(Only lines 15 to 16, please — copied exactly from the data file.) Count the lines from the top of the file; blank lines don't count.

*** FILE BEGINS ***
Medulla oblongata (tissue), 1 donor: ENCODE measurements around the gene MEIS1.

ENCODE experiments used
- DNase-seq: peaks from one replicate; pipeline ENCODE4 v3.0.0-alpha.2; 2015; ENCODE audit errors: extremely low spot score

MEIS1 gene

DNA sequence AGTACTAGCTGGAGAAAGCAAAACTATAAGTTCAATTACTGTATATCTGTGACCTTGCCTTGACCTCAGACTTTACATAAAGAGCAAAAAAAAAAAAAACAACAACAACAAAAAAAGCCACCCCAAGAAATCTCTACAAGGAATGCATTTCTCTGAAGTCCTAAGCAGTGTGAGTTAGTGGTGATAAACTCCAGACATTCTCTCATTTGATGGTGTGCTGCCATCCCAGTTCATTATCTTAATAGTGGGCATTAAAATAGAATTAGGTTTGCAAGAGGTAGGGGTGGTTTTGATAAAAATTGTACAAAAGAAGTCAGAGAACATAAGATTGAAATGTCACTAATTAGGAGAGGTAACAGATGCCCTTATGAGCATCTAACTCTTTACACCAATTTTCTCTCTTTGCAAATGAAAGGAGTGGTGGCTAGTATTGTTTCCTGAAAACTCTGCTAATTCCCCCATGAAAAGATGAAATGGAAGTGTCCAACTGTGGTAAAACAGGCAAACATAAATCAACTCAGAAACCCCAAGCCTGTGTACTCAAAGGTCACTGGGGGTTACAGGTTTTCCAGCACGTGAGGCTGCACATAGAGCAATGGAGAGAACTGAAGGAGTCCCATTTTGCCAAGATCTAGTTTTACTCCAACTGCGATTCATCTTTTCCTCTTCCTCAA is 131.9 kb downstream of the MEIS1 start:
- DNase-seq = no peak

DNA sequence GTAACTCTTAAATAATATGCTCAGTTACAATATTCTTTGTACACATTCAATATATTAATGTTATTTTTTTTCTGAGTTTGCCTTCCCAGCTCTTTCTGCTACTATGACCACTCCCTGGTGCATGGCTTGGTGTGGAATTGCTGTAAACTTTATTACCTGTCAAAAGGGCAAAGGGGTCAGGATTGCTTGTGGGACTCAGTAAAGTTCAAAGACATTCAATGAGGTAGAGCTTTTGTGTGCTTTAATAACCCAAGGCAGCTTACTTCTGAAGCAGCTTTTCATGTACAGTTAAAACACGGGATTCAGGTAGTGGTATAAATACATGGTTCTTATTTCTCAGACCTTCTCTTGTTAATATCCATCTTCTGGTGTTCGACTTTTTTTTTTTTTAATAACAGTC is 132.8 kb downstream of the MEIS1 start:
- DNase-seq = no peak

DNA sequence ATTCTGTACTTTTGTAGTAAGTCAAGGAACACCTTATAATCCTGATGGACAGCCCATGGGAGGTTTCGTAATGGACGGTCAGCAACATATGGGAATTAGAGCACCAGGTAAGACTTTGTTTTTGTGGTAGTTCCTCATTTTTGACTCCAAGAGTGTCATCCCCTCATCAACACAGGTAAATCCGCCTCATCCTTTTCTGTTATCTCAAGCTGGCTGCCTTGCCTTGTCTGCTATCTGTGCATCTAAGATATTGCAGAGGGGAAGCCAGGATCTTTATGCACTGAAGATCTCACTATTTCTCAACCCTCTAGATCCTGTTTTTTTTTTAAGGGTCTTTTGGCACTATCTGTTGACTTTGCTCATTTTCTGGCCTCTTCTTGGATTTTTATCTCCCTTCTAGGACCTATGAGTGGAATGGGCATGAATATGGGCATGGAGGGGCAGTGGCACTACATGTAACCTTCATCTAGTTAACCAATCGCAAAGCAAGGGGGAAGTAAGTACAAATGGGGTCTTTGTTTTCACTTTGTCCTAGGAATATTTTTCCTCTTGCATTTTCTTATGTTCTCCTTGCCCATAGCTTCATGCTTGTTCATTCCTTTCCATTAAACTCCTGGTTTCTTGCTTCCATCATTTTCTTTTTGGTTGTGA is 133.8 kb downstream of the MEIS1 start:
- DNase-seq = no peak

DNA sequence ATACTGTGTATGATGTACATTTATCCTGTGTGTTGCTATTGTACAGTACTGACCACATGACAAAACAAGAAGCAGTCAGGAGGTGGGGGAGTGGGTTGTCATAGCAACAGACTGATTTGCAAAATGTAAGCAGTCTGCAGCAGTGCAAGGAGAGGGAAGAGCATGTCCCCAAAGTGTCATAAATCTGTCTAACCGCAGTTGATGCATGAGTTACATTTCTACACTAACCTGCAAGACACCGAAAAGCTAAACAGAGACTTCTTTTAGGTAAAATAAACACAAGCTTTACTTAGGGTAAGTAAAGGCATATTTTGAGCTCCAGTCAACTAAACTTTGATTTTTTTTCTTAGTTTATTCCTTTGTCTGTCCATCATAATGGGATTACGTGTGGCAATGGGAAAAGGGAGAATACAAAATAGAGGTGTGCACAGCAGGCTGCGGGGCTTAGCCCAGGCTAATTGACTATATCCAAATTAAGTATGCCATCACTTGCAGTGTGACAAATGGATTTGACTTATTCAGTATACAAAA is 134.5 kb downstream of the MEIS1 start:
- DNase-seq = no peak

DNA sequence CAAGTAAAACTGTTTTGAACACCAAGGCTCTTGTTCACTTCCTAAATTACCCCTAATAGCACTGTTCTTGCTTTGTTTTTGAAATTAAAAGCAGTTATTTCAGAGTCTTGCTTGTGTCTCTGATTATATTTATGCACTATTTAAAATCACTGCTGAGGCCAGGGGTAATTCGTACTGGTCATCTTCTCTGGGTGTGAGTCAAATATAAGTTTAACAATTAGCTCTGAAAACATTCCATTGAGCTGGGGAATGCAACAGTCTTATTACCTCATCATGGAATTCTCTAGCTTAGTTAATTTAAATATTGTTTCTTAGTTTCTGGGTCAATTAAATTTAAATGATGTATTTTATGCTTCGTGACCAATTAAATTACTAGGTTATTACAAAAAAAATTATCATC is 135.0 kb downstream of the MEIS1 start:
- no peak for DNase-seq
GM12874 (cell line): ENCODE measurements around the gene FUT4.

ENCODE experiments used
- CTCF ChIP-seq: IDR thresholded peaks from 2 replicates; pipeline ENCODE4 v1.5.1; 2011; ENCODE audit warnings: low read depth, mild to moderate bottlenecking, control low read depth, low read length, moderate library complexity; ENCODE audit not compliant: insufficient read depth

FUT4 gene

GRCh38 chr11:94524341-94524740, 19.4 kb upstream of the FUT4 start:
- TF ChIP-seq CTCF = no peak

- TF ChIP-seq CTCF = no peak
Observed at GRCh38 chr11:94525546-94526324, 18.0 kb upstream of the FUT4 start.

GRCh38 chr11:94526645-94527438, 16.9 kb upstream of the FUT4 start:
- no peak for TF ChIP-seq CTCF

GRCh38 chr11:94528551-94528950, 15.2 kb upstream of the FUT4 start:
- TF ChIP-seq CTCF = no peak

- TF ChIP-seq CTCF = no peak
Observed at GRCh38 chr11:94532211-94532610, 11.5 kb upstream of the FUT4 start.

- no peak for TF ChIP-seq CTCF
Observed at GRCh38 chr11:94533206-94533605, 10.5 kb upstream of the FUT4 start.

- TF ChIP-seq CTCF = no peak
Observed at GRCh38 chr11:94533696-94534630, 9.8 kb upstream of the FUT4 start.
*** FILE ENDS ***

GM12874 (cell line): ENCODE measurements around the gene FUT4.

ENCODE experiments used